It all started when the transcontinental railroad decided to run a branch line up through the wild country right to the Mexican border. Phil Scott had charge of the survey and he met and ... See full summary »
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It all started when the transcontinental railroad decided to run a branch line up through the wild country right to the Mexican border. Phil Scott had charge of the survey and he met and fell in love with Bessie Davis whose father was a small rancher. Bessie and her sister, Nell, often came to the survey line to watch the young engineer and they came under the notice of Pedro Ramairez, a Mexican whose reputation was decidedly evil. To Ramairez's admiration for Bessie was added a desire to be revenged upon Phil who has resented the Mexican's insolence on more than one occasion. By abducting Bessie a double purpose would be served and Pedro sent his sister to tell Bessie that her sweetheart had been hurt and was calling for her. All unsuspecting, Bessie follows the girl and unhesitatingly enters the abandoned shack where Pedro is waiting for her. Bound, gagged and lashed to a beam Bessie is left alone to break her spirit while the plotters take themselves off. Meanwhile she had been ... Written by Moving Picture World synopsis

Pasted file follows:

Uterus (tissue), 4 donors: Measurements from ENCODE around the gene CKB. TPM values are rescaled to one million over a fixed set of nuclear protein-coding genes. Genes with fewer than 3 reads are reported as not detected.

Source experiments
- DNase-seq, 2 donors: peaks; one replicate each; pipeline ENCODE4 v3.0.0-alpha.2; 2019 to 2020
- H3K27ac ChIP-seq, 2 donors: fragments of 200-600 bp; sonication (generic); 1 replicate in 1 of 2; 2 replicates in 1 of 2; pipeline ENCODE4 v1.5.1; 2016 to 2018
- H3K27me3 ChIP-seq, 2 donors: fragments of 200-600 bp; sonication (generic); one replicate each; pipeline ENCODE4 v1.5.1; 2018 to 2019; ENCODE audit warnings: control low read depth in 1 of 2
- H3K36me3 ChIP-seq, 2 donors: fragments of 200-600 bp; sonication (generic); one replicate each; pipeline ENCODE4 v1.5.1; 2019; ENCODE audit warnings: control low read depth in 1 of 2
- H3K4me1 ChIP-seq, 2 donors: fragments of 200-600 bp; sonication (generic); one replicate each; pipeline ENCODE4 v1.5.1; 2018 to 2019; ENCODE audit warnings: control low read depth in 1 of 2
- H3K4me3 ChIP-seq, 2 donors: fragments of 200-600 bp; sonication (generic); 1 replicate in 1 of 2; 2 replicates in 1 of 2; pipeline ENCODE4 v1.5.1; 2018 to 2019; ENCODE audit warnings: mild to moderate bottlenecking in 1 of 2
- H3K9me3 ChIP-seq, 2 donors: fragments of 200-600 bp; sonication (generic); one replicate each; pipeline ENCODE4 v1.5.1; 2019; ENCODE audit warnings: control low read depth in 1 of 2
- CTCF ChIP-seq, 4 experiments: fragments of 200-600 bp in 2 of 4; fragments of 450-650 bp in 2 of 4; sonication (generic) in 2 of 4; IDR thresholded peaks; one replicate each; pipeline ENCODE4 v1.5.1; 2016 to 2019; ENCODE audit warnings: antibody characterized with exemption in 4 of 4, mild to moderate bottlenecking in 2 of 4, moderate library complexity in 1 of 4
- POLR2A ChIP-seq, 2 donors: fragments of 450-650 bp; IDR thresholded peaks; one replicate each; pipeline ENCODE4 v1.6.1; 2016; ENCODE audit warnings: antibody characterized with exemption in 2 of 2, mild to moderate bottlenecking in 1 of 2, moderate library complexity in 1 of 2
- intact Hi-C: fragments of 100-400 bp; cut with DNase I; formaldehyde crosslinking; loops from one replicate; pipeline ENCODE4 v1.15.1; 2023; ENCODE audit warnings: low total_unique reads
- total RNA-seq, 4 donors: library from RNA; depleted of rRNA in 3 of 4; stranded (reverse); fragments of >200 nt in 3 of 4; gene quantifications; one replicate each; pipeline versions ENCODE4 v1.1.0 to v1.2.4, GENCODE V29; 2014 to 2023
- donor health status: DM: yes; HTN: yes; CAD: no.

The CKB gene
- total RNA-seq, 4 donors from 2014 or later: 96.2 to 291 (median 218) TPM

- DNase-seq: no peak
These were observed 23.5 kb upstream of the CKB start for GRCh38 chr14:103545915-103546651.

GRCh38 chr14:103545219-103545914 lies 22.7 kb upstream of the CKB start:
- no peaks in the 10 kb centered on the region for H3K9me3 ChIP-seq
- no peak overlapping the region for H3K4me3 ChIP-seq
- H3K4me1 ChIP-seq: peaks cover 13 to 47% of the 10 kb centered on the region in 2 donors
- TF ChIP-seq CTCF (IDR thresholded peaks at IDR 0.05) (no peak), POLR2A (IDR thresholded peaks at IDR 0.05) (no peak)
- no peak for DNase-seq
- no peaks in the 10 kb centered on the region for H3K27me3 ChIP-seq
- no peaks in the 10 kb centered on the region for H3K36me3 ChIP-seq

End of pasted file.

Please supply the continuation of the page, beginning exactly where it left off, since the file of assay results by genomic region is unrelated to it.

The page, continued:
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Short | Drama

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Release Date:

5 December 1910 (USA)  »

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1.33 : 1
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Pictures representing girls carried away by ruffians should be kept out of every program
8 October 2015 | by (Chicago) – See all my reviews

What may be termed a typical border drama, with the jealousy of a Mexican as the cause for a good deal of disturbance. A girl is carried away and tied to a post in a shanty, while her kidnapper goes out, expecting to come back and work his pleasure with her. She manages to tear a piece from her white skirt and waves it through the stove- pipe opening. She is rescued and her kidnapper is captured and would have been lynched but for the timely arrival of the sheriff. As has been pointed out before, the pictures representing girls carried away by ruffians should be kept out of every program. Such scenes are much too suggestive. Girls struggling with ruffians or carried away to their lairs smacks too much of the former methods of carrying away women whenever they chose. The restraint which led the producers to turn the villain over to the sheriff instead of showing a lynching is to be commended. So much, at least, of the old type of bloodthirsty ruffianism has practically disappeared from the screen, to the great improvement of the pictures. If the carrying away of women and girls is suggested instead of shown producers will take another forward step. - The Moving Picture World, December 17, 1910


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